Coming to a hospital or health care clinic today, during the COVID-19 pandemic, can be very intimidating. Seeing physicians, nurses and other workers wearing masks and various forms of personal protective equipment (PPE) is not the warm, inviting greeting we’ve all grown accustomed to over the years. These scenes can be fearsome and may even cause patients to question whether they should turn around and go back home. No one wants to come to a hospital and be exposed to coronavirus.
That’s why it’s important to take a moment and remember that the masks and other PPE are being worn to protect patients, staff and the community at large from spreading the virus. When you see a physician or nurse dressed in these types of protective clothing, be assured that they are doing what they are supposed to do to keep you, and others, safe. In addition, the environmental services teams at all hospitals are enhancing their cleaning/sanitizing efforts intensely in order to maintain the highest standards of germ-free conditions inside waiting rooms, patient areas and registration departments.
Patients should feel continue to feel confident coming to an emergency department or urgent care facility for any type of illness or injury — without having to worry about exposure to COVID-19. With this in mind, there are numerous symptoms that should not be ignored:
— Chest pains, heaviness or discomfort in the upper body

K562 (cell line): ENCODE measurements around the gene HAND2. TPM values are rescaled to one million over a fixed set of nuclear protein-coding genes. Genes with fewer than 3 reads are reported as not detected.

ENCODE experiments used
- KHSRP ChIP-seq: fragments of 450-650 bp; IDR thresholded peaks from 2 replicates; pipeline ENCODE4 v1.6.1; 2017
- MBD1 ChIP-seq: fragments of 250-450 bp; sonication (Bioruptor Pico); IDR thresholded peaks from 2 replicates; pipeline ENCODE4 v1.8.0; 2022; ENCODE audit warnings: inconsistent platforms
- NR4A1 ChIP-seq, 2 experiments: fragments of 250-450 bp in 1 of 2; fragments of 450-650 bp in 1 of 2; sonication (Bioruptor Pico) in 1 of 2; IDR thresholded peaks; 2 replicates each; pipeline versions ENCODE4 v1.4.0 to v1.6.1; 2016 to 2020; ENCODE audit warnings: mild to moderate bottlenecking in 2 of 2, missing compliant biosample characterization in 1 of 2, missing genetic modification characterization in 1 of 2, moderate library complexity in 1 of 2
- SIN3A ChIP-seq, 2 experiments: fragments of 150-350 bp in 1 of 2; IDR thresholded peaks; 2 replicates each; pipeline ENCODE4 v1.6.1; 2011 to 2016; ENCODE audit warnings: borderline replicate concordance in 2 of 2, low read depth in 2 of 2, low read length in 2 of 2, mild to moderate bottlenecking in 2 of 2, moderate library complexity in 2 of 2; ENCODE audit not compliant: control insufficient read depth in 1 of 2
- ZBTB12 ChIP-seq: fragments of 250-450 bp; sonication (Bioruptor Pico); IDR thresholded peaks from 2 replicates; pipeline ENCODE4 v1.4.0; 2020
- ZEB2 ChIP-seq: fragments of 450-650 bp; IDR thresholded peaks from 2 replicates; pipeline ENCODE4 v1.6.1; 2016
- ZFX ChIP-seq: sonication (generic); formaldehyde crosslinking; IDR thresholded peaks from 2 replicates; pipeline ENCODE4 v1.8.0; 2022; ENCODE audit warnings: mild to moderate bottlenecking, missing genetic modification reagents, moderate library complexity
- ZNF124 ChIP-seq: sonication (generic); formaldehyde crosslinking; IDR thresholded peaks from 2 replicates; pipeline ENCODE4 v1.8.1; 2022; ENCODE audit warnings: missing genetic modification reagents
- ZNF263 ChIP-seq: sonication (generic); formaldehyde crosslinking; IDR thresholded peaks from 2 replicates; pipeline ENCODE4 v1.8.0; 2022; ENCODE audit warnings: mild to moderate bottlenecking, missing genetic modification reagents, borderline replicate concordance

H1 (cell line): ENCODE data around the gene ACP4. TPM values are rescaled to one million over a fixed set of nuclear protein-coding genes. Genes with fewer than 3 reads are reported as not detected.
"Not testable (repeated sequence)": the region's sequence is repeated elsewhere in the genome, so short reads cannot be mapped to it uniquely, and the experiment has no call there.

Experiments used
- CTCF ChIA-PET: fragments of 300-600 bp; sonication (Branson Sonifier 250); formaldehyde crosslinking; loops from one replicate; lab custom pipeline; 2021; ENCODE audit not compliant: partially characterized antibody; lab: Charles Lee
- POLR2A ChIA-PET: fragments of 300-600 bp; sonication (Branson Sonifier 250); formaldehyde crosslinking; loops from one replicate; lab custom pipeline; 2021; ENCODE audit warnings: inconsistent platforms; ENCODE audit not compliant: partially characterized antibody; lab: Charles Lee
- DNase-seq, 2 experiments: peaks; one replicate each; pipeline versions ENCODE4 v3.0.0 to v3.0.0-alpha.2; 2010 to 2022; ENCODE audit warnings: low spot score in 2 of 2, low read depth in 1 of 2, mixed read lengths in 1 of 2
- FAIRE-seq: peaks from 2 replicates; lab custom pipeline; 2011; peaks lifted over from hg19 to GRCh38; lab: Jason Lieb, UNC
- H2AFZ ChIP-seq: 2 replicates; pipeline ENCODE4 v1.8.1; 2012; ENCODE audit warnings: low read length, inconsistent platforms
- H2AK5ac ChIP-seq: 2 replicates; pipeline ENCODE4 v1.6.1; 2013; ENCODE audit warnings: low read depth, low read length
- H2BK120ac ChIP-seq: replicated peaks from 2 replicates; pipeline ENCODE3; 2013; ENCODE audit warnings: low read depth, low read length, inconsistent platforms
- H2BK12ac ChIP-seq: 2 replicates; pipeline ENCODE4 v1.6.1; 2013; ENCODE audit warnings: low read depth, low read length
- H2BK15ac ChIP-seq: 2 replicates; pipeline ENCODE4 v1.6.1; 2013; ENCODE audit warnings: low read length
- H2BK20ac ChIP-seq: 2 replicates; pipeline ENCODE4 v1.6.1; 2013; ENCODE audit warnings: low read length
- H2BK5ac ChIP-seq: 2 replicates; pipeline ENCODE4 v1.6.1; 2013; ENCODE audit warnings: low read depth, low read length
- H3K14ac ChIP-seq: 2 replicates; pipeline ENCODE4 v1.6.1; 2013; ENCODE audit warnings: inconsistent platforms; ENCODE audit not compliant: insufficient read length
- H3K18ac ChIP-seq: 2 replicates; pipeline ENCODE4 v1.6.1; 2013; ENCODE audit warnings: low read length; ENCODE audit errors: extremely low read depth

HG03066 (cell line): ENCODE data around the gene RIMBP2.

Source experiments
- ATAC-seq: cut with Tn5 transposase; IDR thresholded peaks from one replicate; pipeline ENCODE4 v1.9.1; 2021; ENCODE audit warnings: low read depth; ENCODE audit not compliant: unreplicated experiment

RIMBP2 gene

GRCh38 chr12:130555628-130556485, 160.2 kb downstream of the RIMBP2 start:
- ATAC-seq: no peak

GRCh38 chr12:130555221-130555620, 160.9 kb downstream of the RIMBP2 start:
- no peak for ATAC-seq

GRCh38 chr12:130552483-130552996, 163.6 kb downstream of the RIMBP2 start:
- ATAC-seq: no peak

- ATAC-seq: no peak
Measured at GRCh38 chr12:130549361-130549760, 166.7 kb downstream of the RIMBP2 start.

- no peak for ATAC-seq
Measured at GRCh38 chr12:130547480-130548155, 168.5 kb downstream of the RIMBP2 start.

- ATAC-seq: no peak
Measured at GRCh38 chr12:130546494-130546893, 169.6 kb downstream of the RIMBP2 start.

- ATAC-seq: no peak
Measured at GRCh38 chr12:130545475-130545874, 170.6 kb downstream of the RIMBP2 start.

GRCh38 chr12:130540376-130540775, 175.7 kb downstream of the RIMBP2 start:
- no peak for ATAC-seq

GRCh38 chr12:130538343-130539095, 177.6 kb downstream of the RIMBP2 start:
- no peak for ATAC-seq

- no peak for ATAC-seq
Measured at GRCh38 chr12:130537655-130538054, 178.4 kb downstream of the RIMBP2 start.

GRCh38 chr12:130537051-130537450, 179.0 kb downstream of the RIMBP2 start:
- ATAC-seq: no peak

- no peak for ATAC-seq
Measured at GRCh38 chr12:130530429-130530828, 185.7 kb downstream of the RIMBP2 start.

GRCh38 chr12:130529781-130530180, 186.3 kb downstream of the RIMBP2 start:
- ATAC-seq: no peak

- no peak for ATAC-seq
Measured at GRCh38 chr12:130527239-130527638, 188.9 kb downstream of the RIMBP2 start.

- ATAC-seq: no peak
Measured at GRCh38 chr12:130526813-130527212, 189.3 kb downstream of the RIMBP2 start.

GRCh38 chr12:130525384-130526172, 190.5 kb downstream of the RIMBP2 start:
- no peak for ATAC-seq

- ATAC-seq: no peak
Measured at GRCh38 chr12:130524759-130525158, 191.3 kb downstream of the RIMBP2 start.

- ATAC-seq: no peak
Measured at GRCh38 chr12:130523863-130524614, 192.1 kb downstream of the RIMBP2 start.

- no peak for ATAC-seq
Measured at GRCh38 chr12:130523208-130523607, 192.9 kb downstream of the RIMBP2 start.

— Severe headache
— Drooping or weakness on one side of the body
— Shortness of breath, wheezing
— Significant weight loss without reason
— Persistent abdominal pain
— Tenderness, pain or swelling in one or both legs
— Blood in urine or feces
— Suicidal thoughts
— Other symptoms that disrupt your ability to function and perform tasks of daily living
Symptoms like these, and many others, should not be taken for granted. Ignoring them, and allowing them to worsen, could increase severity and ultimately result in life or death situations. “Waiting it out” at home or until the pandemic ends is not an option for heart attacks, strokes and various other critical cases.
If you are still apprehensive, please note that drive-up care is available at ENH’s Emergency Department and urgent care center on South Transit Road (10 a.m. to 5 p.m. daily) for those who prefer to keep a distance during their initial assessments.
Most important, get help when you need it. Trust your health care providers and seek medical attention promptly. These are challenging times, but your health care professionals are highly trained to take care of you — and protect you from exposure to other illnesses while you are in the hospital.
Jennifer Rogers, MD, is associated with UBMD Emergency Medicine and serves as the director of emergency medicine at Eastern Niagara Hospital. Eastern Niagara Healthlines is a special feature by the ENH System’s community relations department. For additional information, call (716) 514-5505.